Plenty of analysts I respect, including Barnett, think it’s time to pull the plug on the war. That’s a perfectly legitimate position to have. Indeed, four years into the effort with little sign of impending victory, it’s not surprising that the consensus desire of the American public is for it all to be over with. I remain convinced that because, of “the tragic consequences that would follow” defeat–and leaving with Iraq in its present condition would unquestionably be that–we should continue to fight on as long as there’s a chance of winning.

Regardless, the debate should be conducted on those grounds. It’s impossible to take the politics out of politics, of course. But we should resist casting those with honorable differences as “traitors” or presuming partisan political motivation for their views.

FILED UNDER: Blogosphere, Iraq War, National Security, , , , , ,
James Joyner
About James Joyner
James Joyner is Professor and Department Head of Security Studies at Marine Corps University's Command and Staff College and a nonresident senior fellow at the Scowcroft Center for Strategy and Security at the Atlantic Council. He's a former Army officer and Desert Storm vet. Views expressed here are his own. Follow James on Twitter @DrJJoyner.

Comments

  1. Heritage Tidbits. + postpolitical linked My “a-ha” on the Settling the West analogy/metaphor. + Nick Guariglia mentioned Tom and the SysAdmin. + Dave Porter promotes learning Chinese, with Tom as inspiration. + Outside the Beltway linked Bush’s post-presidency means we all move on. + Ben and Faye’s Eurasian Adventure mention Tom and his position on China. + Live from Zion says PNM is amazing. + Civil War Bookshelf thinks this weblog is ‘frivolous to the point of being

  2. Did General Petraeus Snub Congressional Democrats? Beltway Traffic Jam Instant Communication Destroying Battlefield Morale? Our Bombers Are Awesome, So Let’s Replace Them Supreme Court Denies Gitmo Habeas Appeals 10 Reasons You Aren’t Rich Honest Debate, Politics, and Victory Grading Presidential Candidate Videos [IMG OTB Sports] 2007 Predictions: Award and Standings Tampa Bay Buccaneers LB Derrick Brooks to chair Physical Fitness committee Phil Jackson and Roy Williams Elected to Hall of Fame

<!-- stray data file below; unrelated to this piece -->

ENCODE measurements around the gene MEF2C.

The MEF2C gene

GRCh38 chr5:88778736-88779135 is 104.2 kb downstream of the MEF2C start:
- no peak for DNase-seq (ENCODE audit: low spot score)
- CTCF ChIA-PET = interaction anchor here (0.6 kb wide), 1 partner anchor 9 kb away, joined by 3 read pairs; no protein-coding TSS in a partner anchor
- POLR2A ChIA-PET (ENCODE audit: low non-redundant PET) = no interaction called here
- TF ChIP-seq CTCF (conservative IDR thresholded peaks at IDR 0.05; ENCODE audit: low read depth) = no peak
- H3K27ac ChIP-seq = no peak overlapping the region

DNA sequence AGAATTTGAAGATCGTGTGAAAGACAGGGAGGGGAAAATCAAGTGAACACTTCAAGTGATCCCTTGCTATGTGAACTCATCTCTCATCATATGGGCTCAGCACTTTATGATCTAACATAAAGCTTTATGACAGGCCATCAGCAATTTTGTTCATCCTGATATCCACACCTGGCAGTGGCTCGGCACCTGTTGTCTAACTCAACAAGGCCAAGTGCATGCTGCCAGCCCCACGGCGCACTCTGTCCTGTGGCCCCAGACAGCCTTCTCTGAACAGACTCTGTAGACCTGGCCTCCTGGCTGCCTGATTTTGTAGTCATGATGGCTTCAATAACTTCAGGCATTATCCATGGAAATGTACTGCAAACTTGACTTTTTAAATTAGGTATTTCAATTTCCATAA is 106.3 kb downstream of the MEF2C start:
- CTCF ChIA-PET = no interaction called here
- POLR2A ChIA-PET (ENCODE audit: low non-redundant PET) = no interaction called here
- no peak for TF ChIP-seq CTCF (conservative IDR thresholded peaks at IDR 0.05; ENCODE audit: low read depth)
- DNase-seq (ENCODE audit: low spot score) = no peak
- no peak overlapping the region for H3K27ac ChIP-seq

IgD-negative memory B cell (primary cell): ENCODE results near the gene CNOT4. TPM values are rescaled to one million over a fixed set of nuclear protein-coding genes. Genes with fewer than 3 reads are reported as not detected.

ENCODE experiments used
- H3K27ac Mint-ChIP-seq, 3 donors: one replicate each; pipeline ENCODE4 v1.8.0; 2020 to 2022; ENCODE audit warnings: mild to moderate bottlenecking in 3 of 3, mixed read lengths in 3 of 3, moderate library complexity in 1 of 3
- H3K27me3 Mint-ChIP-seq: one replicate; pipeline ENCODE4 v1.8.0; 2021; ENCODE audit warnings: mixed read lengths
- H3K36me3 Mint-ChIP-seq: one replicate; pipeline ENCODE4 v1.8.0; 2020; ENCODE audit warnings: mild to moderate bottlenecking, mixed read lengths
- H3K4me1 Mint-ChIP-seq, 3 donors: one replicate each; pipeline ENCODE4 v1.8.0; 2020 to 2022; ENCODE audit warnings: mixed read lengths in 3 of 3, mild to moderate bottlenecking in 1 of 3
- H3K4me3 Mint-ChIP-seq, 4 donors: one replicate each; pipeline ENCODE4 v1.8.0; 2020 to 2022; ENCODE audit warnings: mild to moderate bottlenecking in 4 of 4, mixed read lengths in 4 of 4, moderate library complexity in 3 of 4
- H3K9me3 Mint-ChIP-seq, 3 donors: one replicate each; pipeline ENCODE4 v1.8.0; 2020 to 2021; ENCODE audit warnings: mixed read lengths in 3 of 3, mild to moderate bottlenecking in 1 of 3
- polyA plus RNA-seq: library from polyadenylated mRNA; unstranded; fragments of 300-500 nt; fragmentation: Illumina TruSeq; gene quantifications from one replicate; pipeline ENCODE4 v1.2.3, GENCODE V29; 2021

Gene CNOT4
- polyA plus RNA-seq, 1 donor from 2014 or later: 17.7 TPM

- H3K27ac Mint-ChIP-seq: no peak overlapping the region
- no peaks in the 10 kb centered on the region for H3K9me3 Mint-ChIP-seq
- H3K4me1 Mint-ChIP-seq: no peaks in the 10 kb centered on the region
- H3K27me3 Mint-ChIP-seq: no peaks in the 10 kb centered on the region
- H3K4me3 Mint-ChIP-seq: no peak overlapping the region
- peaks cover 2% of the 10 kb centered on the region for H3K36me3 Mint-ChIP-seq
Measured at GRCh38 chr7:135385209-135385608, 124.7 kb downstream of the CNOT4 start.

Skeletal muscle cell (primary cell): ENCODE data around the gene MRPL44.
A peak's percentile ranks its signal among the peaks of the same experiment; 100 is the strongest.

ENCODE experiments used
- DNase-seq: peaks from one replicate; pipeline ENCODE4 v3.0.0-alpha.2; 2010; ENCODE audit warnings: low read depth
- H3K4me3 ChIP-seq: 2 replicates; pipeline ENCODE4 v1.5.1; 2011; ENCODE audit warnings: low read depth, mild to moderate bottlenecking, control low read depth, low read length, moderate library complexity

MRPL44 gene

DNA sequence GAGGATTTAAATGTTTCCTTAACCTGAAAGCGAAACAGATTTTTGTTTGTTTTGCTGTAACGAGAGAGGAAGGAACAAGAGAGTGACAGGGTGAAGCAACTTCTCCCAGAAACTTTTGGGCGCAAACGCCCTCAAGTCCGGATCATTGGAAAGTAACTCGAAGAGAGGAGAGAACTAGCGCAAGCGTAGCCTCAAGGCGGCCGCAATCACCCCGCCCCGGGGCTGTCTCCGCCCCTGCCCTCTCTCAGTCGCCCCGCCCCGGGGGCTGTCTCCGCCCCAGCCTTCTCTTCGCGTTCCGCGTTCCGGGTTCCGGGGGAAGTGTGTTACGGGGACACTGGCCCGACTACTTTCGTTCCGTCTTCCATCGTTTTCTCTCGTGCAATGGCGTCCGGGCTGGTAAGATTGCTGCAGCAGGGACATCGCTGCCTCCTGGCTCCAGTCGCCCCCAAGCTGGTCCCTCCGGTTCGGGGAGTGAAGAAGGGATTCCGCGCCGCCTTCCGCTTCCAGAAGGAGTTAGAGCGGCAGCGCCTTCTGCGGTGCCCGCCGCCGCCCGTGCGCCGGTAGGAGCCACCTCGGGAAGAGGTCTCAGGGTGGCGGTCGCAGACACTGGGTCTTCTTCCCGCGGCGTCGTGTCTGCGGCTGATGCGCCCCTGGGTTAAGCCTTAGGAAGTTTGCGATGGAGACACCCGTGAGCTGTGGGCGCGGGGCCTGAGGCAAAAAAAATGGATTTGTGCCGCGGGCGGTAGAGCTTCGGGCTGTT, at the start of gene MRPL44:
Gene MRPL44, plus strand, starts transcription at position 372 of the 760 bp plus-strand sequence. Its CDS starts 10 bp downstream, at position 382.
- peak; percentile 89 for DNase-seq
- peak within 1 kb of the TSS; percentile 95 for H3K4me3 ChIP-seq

3. This also reflects many of the problems with most polls as they relate to the Bush administration and Iraq. My friends on the anti-war (using their preferred term) side of the street should realize that just because I’m unhappy with Bush or the conduct of the war in Iraq it does not follow that I agree with you.

    “In it to win it,” seems like such a catchy phrase when Senators Clinton and Obama use it. Surely it must apply at least equally well with Iraq.

  4. Anon says:

    Maybe a group of bloggers should sign a joint declaration, along the lines of:

    I am a conservative/Republican, but:

    I do not think you are a traitor if you oppose the Iraq war,
    I do not think you hate America when you criticize the Bush administration,
    …etc.

    I am a liberal/Democrat, but:

    I do not think you are a baby-killer if you favor the Iraq war,
    I do not think you own Halliburton stock if you support the Bush administration,
    I do not think you are a racist if you oppose affirmative action,
    …etc.

  5. Bithead says:

    Plenty of analysts I respect, including Barnett, think it’s time to pull the plug on the war. That’s a perfectly legitimate position to have. Indeed, four years into the effort with little sign of impending victory, it’s not surprising that the consensus desire of the American public is for it all to be over with.